Ultra Clean Processing of Semiconductor Surfaces IX

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Authors: Hiroshi Tomita, Minako Inukai, Kaori Umezawa, Li Nan Ji
Abstract: It is well known that the physical force cleaning such as megasonic (MS) and ultrasonic (US) cleaning are used in FEOL (front-end-of-line) and BEOL (back-end-of-line). Recently, with scaling down below 43 nm, the influence of pattern damage by physical force methods such as MS and US irradiation has been reported. Hence, for the 2x and 3x nm node devices, it will be very difficult to apply MS cleaning for particle removal process without understanding the cavitation force. Cavitation is a complex phenomena based on bubble formation and explosion in the liquid. To control “MS cleaning” and “cavitation” induced pattern damage, many studies using “Sonoluminescence” have been reported. This method is able to demonstrate the existence of high energy fields such as cavitation throughout the megasonic field. The damage clustering distribution was investigated for the damage size and damage length in batch MS conditions using gate structure patterned [1]. In this method, it is difficult to discuss the cavitation force, quantitatively. And this method can not obtain the quantitative physical force on the wafer surface, directly. To understand “cavitation force” induced pattern damage, the observation of “cavitation force” is highlighted with “imaging films” such as blanket aluminum film and resist film, directly.
Authors: Aaldert Zijlstra, Tom Janssens, Kurt Wostyn, Michel Versluis, Paul W. Mertens, Detlef Lohse
Abstract: Since the introduction of megasonic cleaning in semiconductor industry a debate has been going on about which physical mechanism is responsible for the removal of particles. Because of the high frequency range it was believed that acoustic cavitation could not occur and cleaning was attributed to phenomena like Eckart and Schlichting streaming or pressure build-up on particles [1,2]. Recently it was shown however, that the removal of nanoparticles is closely related to the presence of acoustic cavitation in megasonic cleaning systems [3]. The dependence of particle removal efficiency on the concentration of dissolved gas and the presence of sonoluminescence are clear (but indirect) indications that the underlying mechanism is related to bubble dynamics. As the requirements for cleaning in semiconductor processing are ever more stringent, it becomes necessary to obtain a thorough understanding of the physical behavior of acoustically driven microbubbles in contact with a solid wall. In particular, the forces exerted thereby which might clean or damage a substrate are of interest. Here, a step in this direction is taken by visualization of both the removal of nanoparticles and the sub-microsecond timescale dynamics of the cavitation bubbles responsible thereof.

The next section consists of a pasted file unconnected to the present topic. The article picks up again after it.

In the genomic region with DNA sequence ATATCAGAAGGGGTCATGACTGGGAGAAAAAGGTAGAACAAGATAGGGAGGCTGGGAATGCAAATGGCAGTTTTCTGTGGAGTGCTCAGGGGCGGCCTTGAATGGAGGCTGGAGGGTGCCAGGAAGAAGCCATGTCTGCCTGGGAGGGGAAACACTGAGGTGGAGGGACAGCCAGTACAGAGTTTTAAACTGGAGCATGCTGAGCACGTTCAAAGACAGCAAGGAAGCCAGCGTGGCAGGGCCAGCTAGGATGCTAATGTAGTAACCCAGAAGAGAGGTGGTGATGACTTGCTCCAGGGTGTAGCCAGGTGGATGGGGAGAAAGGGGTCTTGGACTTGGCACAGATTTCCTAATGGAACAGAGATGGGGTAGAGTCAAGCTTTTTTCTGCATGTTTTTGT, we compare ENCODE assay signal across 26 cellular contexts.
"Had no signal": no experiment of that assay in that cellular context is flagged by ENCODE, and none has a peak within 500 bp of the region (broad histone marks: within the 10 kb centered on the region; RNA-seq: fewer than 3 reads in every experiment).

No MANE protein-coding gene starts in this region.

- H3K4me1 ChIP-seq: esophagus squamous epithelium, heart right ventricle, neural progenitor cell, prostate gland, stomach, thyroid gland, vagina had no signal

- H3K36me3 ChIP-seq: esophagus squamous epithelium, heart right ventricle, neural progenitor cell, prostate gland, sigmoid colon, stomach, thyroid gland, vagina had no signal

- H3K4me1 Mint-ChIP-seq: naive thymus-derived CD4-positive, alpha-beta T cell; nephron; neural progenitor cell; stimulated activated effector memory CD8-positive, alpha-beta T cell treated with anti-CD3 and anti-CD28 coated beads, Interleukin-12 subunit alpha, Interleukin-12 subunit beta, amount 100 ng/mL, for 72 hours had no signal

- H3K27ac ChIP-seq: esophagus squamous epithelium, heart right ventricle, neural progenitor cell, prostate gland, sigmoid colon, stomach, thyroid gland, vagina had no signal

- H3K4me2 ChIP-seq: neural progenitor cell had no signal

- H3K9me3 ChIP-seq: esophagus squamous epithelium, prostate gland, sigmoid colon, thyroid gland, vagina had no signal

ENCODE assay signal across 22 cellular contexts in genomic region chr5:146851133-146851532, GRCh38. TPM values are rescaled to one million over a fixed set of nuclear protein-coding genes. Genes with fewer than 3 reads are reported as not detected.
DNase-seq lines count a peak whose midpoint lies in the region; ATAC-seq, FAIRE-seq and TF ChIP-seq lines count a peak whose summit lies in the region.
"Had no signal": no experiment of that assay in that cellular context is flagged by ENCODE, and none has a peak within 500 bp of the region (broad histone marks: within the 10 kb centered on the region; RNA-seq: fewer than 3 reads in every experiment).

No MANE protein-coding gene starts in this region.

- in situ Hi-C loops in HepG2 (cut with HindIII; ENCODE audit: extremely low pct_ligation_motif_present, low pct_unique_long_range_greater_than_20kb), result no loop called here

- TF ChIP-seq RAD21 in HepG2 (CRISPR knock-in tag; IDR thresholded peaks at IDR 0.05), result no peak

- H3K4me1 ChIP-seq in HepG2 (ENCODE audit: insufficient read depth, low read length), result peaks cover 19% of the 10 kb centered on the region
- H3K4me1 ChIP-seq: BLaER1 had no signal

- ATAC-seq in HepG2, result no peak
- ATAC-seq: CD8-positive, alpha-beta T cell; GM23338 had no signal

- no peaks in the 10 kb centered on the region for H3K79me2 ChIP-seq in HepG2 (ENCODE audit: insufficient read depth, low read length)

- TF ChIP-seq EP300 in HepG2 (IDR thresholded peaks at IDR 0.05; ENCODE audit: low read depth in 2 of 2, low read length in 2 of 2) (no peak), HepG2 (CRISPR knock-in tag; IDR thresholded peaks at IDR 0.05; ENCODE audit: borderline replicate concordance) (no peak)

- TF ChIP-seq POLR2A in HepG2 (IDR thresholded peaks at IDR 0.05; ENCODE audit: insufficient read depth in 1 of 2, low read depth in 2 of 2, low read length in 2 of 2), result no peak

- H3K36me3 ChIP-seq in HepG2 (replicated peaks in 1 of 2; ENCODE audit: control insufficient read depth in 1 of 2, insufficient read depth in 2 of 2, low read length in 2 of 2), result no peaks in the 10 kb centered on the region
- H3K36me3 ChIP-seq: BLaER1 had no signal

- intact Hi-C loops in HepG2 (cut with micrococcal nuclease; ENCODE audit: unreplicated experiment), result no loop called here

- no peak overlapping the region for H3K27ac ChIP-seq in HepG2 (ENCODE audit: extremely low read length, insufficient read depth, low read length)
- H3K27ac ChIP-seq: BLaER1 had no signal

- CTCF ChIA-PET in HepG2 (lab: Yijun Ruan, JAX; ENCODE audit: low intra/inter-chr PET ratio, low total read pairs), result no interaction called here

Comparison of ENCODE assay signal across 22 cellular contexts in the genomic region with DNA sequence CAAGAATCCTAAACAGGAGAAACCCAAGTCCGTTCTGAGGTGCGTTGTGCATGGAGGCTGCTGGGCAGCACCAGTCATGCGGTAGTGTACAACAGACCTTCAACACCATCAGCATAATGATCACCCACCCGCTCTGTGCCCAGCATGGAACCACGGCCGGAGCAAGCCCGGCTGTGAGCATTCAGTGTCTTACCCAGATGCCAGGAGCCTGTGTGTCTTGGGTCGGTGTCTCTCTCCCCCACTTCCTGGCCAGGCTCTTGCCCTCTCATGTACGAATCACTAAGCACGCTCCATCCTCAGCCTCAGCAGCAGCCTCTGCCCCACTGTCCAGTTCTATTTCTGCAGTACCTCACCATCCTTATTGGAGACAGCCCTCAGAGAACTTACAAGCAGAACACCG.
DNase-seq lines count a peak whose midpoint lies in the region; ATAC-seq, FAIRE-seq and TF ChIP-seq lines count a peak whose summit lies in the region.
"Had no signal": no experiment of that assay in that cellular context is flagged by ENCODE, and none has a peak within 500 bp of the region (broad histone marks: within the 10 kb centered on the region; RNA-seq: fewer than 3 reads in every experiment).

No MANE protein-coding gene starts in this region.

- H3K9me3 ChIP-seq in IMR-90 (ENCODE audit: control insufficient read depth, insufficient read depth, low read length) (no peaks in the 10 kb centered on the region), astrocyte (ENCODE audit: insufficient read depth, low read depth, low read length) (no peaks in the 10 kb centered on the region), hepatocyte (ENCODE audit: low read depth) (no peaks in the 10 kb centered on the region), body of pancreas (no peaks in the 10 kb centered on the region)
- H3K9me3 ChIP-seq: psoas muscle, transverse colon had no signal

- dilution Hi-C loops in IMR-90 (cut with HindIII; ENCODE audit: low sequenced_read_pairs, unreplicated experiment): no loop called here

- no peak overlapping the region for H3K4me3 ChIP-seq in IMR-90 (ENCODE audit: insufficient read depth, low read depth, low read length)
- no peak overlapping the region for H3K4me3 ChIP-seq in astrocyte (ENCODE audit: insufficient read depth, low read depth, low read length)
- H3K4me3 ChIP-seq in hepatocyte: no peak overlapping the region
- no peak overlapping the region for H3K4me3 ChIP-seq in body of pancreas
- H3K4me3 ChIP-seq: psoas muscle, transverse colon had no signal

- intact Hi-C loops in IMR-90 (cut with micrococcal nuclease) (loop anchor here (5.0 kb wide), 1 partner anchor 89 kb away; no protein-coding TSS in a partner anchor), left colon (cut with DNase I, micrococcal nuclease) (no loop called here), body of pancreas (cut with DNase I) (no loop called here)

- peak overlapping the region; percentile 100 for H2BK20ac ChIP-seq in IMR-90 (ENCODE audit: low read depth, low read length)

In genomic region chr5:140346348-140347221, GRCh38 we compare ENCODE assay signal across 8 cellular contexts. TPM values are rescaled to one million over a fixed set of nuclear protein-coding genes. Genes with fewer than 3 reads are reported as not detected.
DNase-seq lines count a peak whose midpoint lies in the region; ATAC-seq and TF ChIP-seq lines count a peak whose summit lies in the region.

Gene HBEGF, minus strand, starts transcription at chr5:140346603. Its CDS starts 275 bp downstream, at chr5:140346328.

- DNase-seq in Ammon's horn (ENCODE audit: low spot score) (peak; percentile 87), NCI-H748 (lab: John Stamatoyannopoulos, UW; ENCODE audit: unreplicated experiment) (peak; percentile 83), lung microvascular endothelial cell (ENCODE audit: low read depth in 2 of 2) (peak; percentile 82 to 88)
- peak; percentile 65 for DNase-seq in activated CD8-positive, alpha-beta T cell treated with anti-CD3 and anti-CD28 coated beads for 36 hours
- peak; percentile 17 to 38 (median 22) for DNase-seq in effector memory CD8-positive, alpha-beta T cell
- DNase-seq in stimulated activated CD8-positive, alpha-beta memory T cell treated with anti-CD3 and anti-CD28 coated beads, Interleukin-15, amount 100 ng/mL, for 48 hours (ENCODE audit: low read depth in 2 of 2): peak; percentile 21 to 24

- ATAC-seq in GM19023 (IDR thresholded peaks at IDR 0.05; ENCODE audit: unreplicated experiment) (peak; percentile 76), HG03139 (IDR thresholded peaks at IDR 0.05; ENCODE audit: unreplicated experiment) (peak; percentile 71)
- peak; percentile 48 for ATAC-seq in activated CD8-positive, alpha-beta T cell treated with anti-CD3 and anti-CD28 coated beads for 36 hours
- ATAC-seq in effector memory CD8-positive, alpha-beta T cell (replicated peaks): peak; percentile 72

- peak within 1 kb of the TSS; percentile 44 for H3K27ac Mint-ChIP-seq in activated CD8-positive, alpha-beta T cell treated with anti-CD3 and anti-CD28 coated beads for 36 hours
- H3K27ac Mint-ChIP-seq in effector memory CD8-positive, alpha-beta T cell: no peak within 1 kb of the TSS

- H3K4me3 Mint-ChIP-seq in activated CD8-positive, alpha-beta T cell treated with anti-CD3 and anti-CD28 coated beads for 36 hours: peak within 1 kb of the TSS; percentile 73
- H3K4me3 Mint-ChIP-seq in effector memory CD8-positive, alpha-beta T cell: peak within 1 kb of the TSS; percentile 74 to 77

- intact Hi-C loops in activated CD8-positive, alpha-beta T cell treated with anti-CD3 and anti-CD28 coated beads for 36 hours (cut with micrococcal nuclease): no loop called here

Authors: Andrea Otto, Till Nowak, Robert Mettin, Frank Holsteyns, Alexander Lippert
Authors: Guillaume Briend, Pascal Besson, Thierry Salvetat, Sébastien Petitdidier